Ring-Necked Pheasant Hunting, Hoosier-Style

Ring-Necked Pheasant Hunting, Hoosier-Style

We have it all right here in Indiana when it comes to ringnecks, from put-and-take hunts, wild birds to cleanup shoots and more. (November 2008)

Guess what is America's favorite game bird. No, it's not the mourning dove, though doves top the harvest list each year. Still, they don't engender the passion among hunters to make them No. 1. Bobwhite quail are certainly popular, but legions of quail hunters don't gear up and head out for bobs come opening day. Grouse are the favorites of some, but they're not widely available. Other gunners might pick wild turkeys or other lesser species, such as Hungarian partridge or sharptails. But none of these game birds can compare with the popularity of the ring-necked pheasant.

Now that you are thinking about ringnecks, where would you go if you had an itch to bag a few pheasants? Iowa is good. Nebraska is probably better. South Dakota has topped the list for harvest numbers the past few years, but don't overlook Kansas, parts of Minnesota or North Dakota.

Notice, our own state of Indiana wasn't one of the places that popped out as a "pheasant destination." Pheasants seem to be picky about where they will live and even pickier about where they won't. That means there are "have" states, and "have-not" states, and unfortunately, Indiana is in the latter category.

There's another side to this story, however, and it's the story that though Indiana is a "have-not" pheasant state, Hoosier hunters heading afield in many locations across Hoosierland still manage to bag a bounty of pheasants.

There are even wild ringnecks to be found, for sure. Not in the abundance of the Dakotas or Kansas, but isolated spots can produce well. In addition to these, however, the Indiana Department of Natural Resources (DNR) holds both paid and free hunts for stocked pheasants on select fish and wildlife area (FWAs) properties in each region of the state. Last, but not least, dozens of entrepreneurs provide pheasant hunting opportunities on private shooting preserves around Indiana.


Ring-necked pheasants are not native to North America; rather they are immigrants from Asia. The first transplants to arrive in the Pacific Northwest were stocked on farms in the Willamette Valley where they prospered. Soon, individuals, groups and state conservation agencies imported more or reared pheasants in game farms or captured wild pheasants in one area and released them in others. I doubt there are many counties in the entire country that haven't had some sort of pheasant stocking program conducted in it at some point in history.

Most places the birds didn't prosper. In some areas, they disappeared nearly as fast as the crates could be opened. In other areas, they appeared to take root but slowly faded away. There were obvious habitat problems in some locations; poachers got the blame in others, as did predators. By comparing the areas where the birds prospered well with the areas pheasant stockings fizzled, game biologists eventually discovered one major factor that would predict the outcome of a pheasant-stocking program.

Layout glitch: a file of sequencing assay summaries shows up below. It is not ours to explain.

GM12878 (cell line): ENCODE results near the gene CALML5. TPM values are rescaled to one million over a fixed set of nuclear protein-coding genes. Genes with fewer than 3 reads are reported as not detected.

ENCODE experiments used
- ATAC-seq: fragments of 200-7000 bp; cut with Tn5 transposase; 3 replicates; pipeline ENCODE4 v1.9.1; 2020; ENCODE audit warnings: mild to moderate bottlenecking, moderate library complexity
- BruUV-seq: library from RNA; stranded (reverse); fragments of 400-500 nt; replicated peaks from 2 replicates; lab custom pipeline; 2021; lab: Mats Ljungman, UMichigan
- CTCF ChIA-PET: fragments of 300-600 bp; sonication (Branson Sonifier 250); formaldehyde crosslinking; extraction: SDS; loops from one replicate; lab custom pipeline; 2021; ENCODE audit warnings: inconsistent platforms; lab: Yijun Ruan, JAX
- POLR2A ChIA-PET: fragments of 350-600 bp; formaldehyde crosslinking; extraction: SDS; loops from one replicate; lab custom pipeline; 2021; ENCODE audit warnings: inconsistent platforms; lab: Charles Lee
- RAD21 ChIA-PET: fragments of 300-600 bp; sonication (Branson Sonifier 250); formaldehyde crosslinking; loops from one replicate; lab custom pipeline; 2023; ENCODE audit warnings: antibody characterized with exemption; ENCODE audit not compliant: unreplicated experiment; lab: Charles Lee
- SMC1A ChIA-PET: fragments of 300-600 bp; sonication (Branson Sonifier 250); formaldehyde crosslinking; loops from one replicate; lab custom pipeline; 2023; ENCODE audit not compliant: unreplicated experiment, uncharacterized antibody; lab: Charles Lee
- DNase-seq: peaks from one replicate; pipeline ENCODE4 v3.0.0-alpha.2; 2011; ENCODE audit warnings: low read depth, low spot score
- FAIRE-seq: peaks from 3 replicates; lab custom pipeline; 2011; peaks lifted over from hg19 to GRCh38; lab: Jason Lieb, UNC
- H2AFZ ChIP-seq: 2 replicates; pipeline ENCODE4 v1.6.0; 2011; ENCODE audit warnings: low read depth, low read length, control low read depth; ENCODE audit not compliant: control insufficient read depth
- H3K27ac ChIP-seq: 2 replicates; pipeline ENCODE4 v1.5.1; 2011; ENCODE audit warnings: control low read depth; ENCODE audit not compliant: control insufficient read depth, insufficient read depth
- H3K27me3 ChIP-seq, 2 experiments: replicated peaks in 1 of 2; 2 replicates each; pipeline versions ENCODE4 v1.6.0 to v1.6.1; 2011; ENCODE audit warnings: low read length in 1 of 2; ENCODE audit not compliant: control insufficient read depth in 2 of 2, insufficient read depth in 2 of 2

Regardless of what the area looks like now, regions that were once covered with forest won't support wild pheasants. It can be flat as Kansas with nary a tree in sight. It can be planted to prairie grass or other mixes of vegetation, which should furnish first-rate habitat. But it won't grow pheasants on a sustained basis if the land was historically covered with trees.

Areas that were natural prairies (which existed in a few counties in northwest Indiana) and in isolated areas across much of the other northern counties will support pheasants. Areas that were once natural wetlands, now drained for agriculture, will support pheasants. Northern Indiana has a rich history of draining vast wetlands.

In these areas, where habitat exists, pheasants do quite well. The important part of the preceding sentence, however, is "where habitat exists," which is in only a darned few areas. The Conservation Reserve Program (CRP) or Wetlands Reserve Program (WRP) of the USDA, which spawned habitat restoration over millions of acres west of the Mississippi River, has had only a tiny influence in Indiana. The land is too valuable. The USDA can't afford to "rent" it for CRP or WRP from the landowners and the landowners can't afford to idle many acres if they wish to keep their farms profitable.

The reality is, though habitat and wild pheasants do exist and plenty of wild ringnecks are harvested in Indiana, they aren't available to everyone. If you know someone who will allow you to hunt, be nice to him or her. The rest of us need to consider other options.


Though Indiana has many fish and wildlife management areas where public hunting is allowed, only a few of these FWA properties exist where wild pheasants will thrive. Willow Slough and LaSalle FWAs, both in Newton County, have portions of their property that were once covered with wetlands. Kingsbury FWA in LaPorte County and Pigeon River FWA located mostly in LaGrange County has wetland soils, as well as pheasants.